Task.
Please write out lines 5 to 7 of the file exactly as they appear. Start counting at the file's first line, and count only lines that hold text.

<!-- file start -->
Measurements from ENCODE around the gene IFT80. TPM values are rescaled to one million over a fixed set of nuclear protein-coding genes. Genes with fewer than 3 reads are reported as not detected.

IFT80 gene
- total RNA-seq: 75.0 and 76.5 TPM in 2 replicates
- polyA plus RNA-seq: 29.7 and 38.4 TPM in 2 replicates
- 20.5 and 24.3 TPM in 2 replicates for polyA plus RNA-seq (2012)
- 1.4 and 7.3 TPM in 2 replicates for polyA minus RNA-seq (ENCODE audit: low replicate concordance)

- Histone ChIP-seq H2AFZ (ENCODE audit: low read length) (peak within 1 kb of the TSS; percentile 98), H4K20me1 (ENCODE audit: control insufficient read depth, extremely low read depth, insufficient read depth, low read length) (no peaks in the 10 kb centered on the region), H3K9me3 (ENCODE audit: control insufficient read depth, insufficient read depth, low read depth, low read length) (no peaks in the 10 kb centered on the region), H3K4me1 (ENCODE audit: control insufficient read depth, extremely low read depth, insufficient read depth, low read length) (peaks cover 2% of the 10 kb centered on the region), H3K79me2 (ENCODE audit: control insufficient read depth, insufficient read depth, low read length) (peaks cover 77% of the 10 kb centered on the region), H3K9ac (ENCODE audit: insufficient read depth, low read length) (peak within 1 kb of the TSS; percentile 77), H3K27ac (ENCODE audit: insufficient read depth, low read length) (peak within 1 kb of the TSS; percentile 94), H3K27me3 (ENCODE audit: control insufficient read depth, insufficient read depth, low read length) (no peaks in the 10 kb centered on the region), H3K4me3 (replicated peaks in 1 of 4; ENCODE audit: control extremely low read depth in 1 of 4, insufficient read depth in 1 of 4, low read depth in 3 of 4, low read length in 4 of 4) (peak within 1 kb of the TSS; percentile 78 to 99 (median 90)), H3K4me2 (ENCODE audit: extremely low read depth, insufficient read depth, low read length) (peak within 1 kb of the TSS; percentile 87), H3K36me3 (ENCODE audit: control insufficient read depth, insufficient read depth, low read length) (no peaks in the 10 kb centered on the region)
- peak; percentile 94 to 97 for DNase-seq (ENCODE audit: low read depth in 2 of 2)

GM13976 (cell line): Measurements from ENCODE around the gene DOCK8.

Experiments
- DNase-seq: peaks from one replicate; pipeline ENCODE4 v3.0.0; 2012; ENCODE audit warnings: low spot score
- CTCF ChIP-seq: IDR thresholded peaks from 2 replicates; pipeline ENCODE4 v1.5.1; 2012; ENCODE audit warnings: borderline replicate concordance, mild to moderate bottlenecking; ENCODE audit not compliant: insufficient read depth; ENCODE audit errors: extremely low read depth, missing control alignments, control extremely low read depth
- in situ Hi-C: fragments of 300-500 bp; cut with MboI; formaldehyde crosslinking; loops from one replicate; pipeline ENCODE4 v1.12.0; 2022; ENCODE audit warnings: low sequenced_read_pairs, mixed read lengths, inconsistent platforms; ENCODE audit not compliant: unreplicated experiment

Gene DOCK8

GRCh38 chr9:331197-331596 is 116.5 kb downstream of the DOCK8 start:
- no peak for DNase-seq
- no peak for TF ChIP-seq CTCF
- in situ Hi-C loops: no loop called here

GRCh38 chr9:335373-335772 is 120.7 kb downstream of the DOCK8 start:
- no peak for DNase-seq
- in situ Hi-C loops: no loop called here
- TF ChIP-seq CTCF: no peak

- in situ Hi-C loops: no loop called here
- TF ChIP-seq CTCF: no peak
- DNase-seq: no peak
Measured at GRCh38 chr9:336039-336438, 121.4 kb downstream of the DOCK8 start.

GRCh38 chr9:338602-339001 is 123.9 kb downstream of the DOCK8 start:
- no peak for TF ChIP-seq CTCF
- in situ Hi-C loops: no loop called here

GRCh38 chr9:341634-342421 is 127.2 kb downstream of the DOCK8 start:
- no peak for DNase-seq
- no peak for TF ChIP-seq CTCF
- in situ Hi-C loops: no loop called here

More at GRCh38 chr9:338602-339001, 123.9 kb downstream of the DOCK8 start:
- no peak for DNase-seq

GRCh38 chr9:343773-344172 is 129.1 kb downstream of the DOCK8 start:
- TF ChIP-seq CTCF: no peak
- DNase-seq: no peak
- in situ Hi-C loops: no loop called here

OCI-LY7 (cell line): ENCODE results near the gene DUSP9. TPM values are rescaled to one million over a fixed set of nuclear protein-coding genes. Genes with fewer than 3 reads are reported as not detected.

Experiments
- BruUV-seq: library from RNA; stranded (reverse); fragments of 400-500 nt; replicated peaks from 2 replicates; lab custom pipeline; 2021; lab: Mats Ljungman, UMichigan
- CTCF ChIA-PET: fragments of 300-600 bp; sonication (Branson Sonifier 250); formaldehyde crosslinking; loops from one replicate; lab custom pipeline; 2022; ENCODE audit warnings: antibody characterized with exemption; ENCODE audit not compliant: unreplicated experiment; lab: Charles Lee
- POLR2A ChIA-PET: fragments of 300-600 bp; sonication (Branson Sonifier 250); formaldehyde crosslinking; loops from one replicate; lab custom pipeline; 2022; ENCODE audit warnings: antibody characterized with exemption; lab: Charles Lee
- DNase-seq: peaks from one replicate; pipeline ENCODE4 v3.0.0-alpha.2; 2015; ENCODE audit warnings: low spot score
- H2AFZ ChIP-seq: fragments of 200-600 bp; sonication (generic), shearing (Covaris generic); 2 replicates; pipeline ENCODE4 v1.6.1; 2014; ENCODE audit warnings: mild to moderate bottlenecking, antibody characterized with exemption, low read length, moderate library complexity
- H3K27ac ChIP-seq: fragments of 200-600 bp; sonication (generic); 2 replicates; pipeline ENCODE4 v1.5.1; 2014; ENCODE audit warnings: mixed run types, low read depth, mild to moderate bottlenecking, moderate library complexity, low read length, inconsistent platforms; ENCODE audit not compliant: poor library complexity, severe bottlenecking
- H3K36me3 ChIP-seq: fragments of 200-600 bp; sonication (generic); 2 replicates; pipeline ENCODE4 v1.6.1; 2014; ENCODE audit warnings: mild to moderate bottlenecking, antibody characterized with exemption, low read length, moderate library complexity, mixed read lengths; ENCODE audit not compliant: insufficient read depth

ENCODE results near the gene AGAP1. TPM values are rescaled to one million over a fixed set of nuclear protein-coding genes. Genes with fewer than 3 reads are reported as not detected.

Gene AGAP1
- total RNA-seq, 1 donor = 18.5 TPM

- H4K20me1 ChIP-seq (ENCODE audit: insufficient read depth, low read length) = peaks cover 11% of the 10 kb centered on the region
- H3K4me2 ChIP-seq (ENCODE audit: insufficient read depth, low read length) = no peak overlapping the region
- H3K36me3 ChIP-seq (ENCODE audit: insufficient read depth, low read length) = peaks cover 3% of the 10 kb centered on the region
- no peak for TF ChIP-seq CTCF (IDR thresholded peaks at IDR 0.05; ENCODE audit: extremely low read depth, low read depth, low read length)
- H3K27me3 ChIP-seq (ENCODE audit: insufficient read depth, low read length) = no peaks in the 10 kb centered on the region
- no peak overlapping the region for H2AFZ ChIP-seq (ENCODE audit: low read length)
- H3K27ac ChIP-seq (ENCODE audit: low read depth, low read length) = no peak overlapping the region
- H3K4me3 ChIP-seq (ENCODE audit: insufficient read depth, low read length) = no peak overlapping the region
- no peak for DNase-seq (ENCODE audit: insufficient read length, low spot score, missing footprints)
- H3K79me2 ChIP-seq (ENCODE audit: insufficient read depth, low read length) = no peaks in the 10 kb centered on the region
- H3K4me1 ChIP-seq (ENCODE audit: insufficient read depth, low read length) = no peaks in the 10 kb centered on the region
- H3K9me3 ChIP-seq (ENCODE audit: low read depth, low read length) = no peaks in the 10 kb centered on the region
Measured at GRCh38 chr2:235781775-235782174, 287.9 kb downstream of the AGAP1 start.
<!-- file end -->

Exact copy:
- 20.5 and 24.3 TPM in 2 replicates for polyA plus RNA-seq (2012)
- 1.4 and 7.3 TPM in 2 replicates for polyA minus RNA-seq (ENCODE audit: low replicate concordance)

- Histone ChIP-seq H2AFZ (ENCODE audit: low read length) (peak within 1 kb of the TSS; percentile 98), H4K20me1 (ENCODE audit: control insufficient read depth, extremely low read depth, insufficient read depth, low read length) (no peaks in the 10 kb centered on the region), H3K9me3 (ENCODE audit: control insufficient read depth, insufficient read depth, low read depth, low read length) (no peaks in the 10 kb centered on the region), H3K4me1 (ENCODE audit: control insufficient read depth, extremely low read depth, insufficient read depth, low read length) (peaks cover 2% of the 10 kb centered on the region), H3K79me2 (ENCODE audit: control insufficient read depth, insufficient read depth, low read length) (peaks cover 77% of the 10 kb centered on the region), H3K9ac (ENCODE audit: insufficient read depth, low read length) (peak within 1 kb of the TSS; percentile 77), H3K27ac (ENCODE audit: insufficient read depth, low read length) (peak within 1 kb of the TSS; percentile 94), H3K27me3 (ENCODE audit: control insufficient read depth, insufficient read depth, low read length) (no peaks in the 10 kb centered on the region), H3K4me3 (replicated peaks in 1 of 4; ENCODE audit: control extremely low read depth in 1 of 4, insufficient read depth in 1 of 4, low read depth in 3 of 4, low read length in 4 of 4) (peak within 1 kb of the TSS; percentile 78 to 99 (median 90)), H3K4me2 (ENCODE audit: extremely low read depth, insufficient read depth, low read length) (peak within 1 kb of the TSS; percentile 87), H3K36me3 (ENCODE audit: control insufficient read depth, insufficient read depth, low read length) (no peaks in the 10 kb centered on the region)